I nearly failed my Electrical and Electronic Eng. degree in the 80s (because I was immature, depressed and got pissed all the time)
I missed half my lectures and practicals in 2nd year, and 80% in 3rd year)
Nevertheless, I got a good (job designing bits of Dealing Room Systems, for the Banks)
We incorporated the early Amber/Orange touchscreens (as used on submarines) to complement normal IBM/PC keyboards.
The software guys had control of that. Fairly simple for them and it worked well.
Except, Dealers get quite upset when they lose substantial money on a Trade.
On numerous occasions, they would smash their screens with the telephone handsets, breaking both.
Prob $2000 damage each time. We stopped using the touchscreens.
The Dealers were a pain anyway. "We want Porsche screen savers". They were Gods, Masters of the Universe, cos' they made millions.
In spite of my crappy degree, I did actually have a brain and taught myself good technical design skills and good engineering and safety practice. I did some [simple] software too.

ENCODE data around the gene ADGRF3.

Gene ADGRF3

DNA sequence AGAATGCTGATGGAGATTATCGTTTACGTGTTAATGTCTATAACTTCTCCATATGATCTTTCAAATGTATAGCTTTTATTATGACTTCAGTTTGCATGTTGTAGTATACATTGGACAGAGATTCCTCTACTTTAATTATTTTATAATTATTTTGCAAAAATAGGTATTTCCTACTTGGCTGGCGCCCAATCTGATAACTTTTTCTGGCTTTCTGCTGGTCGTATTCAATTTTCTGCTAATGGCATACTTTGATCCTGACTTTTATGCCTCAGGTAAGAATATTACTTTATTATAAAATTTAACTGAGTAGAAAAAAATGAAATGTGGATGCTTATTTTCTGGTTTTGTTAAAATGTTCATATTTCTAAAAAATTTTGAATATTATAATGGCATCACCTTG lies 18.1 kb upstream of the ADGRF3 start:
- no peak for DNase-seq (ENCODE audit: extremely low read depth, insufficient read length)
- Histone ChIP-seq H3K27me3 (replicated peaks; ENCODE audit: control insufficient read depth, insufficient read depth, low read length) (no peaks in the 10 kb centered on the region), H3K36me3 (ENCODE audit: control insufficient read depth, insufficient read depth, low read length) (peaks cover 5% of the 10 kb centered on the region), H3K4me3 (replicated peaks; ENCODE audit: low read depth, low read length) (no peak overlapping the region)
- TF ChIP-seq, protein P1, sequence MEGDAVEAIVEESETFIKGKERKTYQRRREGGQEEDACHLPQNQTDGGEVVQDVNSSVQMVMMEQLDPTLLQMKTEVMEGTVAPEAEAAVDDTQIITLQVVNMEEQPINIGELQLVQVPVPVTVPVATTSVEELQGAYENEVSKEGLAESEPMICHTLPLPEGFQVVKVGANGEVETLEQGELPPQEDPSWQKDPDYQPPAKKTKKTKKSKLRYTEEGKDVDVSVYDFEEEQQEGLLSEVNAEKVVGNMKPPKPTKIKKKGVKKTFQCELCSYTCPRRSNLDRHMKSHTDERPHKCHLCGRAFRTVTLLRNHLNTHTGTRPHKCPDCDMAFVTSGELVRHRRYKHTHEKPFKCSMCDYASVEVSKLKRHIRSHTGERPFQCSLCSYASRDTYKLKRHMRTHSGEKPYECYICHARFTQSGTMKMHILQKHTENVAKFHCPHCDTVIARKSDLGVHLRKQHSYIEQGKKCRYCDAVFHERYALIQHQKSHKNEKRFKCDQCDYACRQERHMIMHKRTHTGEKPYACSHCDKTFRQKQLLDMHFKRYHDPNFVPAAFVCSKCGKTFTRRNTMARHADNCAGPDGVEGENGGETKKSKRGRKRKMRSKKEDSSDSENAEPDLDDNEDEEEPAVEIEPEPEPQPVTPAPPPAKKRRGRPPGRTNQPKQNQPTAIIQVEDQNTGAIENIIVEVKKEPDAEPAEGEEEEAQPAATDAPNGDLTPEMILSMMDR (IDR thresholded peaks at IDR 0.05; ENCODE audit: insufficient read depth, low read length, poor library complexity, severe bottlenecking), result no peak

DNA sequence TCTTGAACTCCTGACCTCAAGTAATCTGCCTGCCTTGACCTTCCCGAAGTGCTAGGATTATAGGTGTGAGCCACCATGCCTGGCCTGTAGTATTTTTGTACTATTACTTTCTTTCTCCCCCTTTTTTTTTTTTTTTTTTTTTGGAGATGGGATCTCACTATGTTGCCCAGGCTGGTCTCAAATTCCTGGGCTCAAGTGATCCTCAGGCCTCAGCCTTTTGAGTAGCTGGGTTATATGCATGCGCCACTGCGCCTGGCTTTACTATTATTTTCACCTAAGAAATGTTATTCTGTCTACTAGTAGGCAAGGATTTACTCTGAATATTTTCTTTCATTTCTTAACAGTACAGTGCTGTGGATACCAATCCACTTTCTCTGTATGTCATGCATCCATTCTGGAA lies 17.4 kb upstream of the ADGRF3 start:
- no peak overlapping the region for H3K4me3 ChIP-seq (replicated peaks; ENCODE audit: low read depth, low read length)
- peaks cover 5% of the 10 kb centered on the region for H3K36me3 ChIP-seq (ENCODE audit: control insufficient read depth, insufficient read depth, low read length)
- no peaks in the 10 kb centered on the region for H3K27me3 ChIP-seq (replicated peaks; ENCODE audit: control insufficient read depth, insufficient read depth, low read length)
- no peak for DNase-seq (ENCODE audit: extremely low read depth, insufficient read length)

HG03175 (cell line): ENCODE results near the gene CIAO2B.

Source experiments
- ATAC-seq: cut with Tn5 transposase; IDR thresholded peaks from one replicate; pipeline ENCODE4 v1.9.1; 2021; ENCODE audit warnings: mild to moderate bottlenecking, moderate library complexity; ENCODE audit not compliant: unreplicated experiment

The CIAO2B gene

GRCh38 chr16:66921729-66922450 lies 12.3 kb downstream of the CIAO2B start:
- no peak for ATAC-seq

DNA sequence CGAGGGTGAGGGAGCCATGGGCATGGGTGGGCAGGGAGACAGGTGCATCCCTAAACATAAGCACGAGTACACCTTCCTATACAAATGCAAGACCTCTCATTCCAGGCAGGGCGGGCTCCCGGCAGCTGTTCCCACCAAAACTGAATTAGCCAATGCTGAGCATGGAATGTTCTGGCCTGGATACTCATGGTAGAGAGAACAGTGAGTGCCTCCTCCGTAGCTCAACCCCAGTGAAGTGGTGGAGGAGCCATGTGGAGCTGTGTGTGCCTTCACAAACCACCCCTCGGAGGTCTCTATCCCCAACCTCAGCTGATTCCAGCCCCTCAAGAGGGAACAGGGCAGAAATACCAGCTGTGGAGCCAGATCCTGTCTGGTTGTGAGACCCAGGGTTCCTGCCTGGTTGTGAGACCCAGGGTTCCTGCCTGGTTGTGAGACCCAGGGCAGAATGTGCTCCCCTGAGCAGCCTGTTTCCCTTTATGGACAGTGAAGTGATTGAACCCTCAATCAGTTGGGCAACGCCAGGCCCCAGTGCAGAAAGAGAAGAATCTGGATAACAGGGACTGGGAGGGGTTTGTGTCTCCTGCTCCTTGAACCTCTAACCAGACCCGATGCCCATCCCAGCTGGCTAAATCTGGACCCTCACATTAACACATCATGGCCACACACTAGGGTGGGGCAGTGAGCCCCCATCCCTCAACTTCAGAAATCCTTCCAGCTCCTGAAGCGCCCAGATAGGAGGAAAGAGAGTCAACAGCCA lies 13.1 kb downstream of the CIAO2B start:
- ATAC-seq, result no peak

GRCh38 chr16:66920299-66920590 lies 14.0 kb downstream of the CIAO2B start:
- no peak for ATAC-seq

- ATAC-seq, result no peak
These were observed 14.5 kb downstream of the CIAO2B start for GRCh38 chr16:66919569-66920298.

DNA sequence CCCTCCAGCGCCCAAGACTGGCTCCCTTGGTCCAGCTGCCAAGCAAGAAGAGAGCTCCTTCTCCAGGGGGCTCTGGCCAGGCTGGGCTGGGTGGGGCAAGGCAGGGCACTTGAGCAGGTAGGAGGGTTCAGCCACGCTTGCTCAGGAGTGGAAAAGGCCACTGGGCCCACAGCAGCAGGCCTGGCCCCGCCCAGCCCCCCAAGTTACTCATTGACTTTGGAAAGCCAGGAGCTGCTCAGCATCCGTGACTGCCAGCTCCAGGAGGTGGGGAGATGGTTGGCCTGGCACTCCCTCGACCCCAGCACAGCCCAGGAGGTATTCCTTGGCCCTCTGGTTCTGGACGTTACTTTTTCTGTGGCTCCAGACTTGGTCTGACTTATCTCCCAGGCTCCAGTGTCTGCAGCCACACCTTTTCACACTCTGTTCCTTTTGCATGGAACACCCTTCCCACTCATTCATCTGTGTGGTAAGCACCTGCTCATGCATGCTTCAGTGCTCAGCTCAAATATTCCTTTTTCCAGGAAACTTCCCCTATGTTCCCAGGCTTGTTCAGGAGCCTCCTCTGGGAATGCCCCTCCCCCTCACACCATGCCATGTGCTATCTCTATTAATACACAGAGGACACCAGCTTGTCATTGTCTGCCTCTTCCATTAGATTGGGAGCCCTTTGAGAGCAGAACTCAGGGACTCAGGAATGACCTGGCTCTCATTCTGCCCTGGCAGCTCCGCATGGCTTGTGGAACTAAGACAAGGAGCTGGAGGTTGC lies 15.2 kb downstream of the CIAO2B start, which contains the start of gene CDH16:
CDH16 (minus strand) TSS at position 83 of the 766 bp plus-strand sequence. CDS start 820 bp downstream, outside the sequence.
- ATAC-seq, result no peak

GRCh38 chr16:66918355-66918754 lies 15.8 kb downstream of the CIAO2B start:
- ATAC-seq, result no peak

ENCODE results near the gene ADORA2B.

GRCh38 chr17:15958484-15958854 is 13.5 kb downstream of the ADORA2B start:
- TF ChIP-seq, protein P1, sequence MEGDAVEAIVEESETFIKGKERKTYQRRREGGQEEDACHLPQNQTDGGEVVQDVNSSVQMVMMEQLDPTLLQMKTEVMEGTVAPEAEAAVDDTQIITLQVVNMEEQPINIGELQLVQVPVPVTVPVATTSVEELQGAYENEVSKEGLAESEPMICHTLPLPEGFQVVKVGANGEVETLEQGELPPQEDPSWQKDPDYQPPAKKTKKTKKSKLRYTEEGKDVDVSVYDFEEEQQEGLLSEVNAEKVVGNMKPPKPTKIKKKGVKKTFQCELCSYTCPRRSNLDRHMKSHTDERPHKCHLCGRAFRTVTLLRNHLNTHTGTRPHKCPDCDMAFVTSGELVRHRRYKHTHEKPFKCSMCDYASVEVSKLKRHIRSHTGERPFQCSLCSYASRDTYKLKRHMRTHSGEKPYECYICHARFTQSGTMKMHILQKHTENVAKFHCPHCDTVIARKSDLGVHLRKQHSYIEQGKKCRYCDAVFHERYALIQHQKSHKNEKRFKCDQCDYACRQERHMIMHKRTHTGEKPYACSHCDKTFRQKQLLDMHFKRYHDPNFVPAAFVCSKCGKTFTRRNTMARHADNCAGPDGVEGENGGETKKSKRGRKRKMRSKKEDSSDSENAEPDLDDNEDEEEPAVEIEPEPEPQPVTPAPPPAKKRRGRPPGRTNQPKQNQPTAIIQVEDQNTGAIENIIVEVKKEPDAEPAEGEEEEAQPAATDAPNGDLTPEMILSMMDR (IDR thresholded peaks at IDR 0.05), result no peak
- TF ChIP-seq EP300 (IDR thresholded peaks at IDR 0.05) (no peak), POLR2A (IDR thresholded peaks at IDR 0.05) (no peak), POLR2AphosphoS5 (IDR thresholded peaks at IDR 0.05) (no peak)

No Google, but there were plenty of Datasheets, with example circuits and firmware/software books.
In short, I found I was a pretty good engineer after all.
I played What-Ifs all the time and noted that coding take lots of Error Handling and be easy to use, as well as 'pretty'
(To this day, Non-intuitive, Context Sensitive Menus and Options irk me)
I tried to make everything as robust and fail-safe as possible, with redundant options.
Of course, I have also made lots of mistakes, but overall I'm happy with my MTBC (Mean Time Between Cockups)
My first semi biggie was just designing a 96 way patch panel for coax cables in a 19" cabinet. (Several boards needed in each)
Really, I should have insisted on 64 way, space was a bit tight and my manager insisted that more PCBs and cabinet space (or even cabinets) was unacceptable.
But it was fine. Until 6 weeks later when the Installation engineers tried to install the first of several hundred boards (rushed into production from my couple of perfect prototypes).
I have slim fingers. Many of the field guys had sausage fingers. They couldn't get their fingers into the panel bayonet connectors.
Big oops. I'd done well on my other [complex] board designs and I'd expensively messed up on a bloody patch panel.
Fortunately, all was well. The Install/Maintenance engineers designed themselves a special low-cost tool to plug and unplug the cables.
Over my career I've come across engineers from genius to shockingly bad (and Managers/Directors).
Mistakes are human. Multiple mistakes (often the same ones) are unforgiveable.
Sorry this is a bit TLDR